IPhone apps can offer political power

May 4, 2010

You have a few days left before you cast your vote for your chosen parliamentary candidate. You may have been watching the recent TV debates as a passive spectator but did you know that by using your iPhone or smartphone during the debates (as thousands were at the rate of 34 tweets per second!), offered you a channel for discussion during live TV commentaries?

Twitter adds a new dimension to TV events as watching TV and tweeting is like listening to the director’s commentary on a DVD – except it can be more fun. It can turn a solitary experience of TV watching into a communal activity. During the second debate iPhones were used to vote on Facebook for the most impressive candidate -Nick Clegg gained most of your votes on that occasion.

Social TV networking is a great way to be heard and can offer you participation and power -described as “co-viewing” by Kevin Slavin who has designed and released  software called Starling. Starling is designed to run on mobile phones as well as computers and enables users to find out about shows in a more structured way than is currently offered by Facebook or Twitter. Viewers with the Starling app will be able to rate shows; the software sifts through the most popular messages  to select the most interesting comments and will immediately display them, tickertape-style at the bottom of your screen. For example, if enough viewers request more close-ups in the programme, it can take immediate effect. The Starling app is not launched until later this year but iPhone have a free app available now called Miso.

Miso is aimed at encouraging interaction among TV viewers and asks viewers to check into shows and post comments on the show via Twitter or Facebook. Shows such as Britain’s Got Talent use this app. The free iPhone Miso includes a geolocation function, so if you are watching in a public venue, friends can join you in realtime! Social media could be part of everything a TV network does in 5 to 10 years.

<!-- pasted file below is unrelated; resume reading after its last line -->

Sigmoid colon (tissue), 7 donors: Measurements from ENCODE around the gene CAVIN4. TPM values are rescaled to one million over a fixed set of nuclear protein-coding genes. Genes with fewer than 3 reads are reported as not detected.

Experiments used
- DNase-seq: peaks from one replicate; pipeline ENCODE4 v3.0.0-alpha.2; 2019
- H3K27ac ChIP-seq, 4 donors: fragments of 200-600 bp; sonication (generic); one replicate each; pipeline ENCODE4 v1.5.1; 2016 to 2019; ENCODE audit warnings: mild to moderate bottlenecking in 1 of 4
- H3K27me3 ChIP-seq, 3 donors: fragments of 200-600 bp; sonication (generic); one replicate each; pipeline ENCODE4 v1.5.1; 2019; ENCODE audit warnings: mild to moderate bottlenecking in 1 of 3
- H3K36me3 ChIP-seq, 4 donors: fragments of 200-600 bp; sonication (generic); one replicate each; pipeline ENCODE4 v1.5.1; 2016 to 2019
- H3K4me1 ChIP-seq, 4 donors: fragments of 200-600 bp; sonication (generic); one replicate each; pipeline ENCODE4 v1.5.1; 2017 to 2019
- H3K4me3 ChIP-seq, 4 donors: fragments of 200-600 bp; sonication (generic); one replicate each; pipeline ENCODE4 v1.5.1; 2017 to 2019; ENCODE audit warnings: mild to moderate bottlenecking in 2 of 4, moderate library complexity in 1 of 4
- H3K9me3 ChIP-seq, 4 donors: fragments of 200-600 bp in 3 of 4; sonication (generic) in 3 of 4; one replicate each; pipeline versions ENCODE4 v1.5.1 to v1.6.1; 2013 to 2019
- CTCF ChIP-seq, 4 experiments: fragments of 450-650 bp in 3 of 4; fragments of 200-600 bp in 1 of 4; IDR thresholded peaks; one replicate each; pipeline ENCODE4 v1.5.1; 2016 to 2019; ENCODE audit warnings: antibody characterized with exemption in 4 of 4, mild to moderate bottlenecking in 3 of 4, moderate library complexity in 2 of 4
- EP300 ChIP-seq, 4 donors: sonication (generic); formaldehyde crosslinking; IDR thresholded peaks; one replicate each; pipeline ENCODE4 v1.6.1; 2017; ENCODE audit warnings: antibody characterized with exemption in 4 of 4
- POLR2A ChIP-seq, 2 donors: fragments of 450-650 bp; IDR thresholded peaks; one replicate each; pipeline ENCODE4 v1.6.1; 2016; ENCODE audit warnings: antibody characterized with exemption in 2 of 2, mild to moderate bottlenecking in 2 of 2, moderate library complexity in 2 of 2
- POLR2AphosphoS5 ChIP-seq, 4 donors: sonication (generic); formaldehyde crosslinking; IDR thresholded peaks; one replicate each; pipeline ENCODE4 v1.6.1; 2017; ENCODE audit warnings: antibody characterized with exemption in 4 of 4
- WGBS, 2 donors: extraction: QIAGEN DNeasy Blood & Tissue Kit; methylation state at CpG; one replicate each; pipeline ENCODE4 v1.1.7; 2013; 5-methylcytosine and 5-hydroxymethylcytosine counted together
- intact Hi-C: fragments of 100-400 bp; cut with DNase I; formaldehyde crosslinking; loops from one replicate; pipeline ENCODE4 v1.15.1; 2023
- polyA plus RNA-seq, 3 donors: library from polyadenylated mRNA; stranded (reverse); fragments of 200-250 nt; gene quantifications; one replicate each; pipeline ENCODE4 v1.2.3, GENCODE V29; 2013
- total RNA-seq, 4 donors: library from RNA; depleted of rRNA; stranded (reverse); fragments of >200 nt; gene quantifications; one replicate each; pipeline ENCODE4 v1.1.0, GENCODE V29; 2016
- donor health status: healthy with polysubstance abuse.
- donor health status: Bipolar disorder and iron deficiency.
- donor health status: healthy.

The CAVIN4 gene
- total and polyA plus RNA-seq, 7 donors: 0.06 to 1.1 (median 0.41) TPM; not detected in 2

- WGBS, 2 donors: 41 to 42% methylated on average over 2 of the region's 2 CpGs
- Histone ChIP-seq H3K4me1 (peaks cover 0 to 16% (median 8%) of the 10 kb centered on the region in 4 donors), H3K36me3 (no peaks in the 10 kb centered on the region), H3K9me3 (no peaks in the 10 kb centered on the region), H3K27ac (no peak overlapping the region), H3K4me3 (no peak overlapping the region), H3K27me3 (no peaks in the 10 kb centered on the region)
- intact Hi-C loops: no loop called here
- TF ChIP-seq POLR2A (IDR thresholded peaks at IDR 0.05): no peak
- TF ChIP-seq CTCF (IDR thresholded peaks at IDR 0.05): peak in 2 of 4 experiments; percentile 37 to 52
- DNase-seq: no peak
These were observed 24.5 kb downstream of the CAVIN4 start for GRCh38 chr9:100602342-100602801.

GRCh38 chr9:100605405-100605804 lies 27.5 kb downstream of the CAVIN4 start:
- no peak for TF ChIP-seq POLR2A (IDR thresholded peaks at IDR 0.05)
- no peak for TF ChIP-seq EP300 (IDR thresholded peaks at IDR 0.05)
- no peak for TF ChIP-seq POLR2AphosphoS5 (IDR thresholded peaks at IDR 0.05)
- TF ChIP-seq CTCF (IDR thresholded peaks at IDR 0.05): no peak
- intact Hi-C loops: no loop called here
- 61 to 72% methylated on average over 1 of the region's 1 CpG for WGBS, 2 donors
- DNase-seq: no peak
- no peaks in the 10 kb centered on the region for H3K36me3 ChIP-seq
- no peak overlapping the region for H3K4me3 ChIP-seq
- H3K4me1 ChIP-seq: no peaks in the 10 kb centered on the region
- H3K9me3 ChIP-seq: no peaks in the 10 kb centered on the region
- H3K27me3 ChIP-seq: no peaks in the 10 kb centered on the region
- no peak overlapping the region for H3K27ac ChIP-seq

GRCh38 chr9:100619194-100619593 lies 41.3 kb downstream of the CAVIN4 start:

For today, our politicians are desperate to abolish the passive apathy of the voting public. Live TV debates before our future general elections could see us reaching for our iPhones – no need to treck to the polling booth – cast your vote straight after the debate!

Learn  more about iPhone apps by clicking on the links RHS of this item.

iPhone apps can save cash

February 5, 2010

When the iPhone was launched in 2007 it had 11 apps, including a calendar, calculator and weather reports. In July 2008 Apple opened its App store with 500 apps available. Today there are more than 140,000 apps to choose from. If you have an iPhone you can get free and paid for applications that are really great for helping you to save money. Our website will help you decide where to spend your hard earned dosh and help you economise too.

1  Redlaser at £1.19 lets you scan barcodes and search online for lower prices using Google product search and Amazon online. Interested? Visit the Amazon UK website

2.  PetrolPrice Pro at £4.99 will give you cheaper fuel options within a 5,10,15 or 20 mile radius of where you are.

3.  Meter Readings at only 59p tracks your energy and water use in your home by day, week, or month. It plots them as line graphs. Knowing your consumption habits can help you cut back and save money.

4.  App Sniper is also 59p and is really useful for tracking the latest apps on sale and will even notify you on your iPhone when your chosen app has met your set price. Visit the Apple Store the latest apps

5.  Tipulator sells at £1.19 and can be useful for restaurant tipping – you enter the bill amount, select the percentage you want and the number in your group to split with and the sum is number crunched for you.

There are many more, money saving apps, so visit the Which website for more ideas

Please let us know which apps you think are wise buys.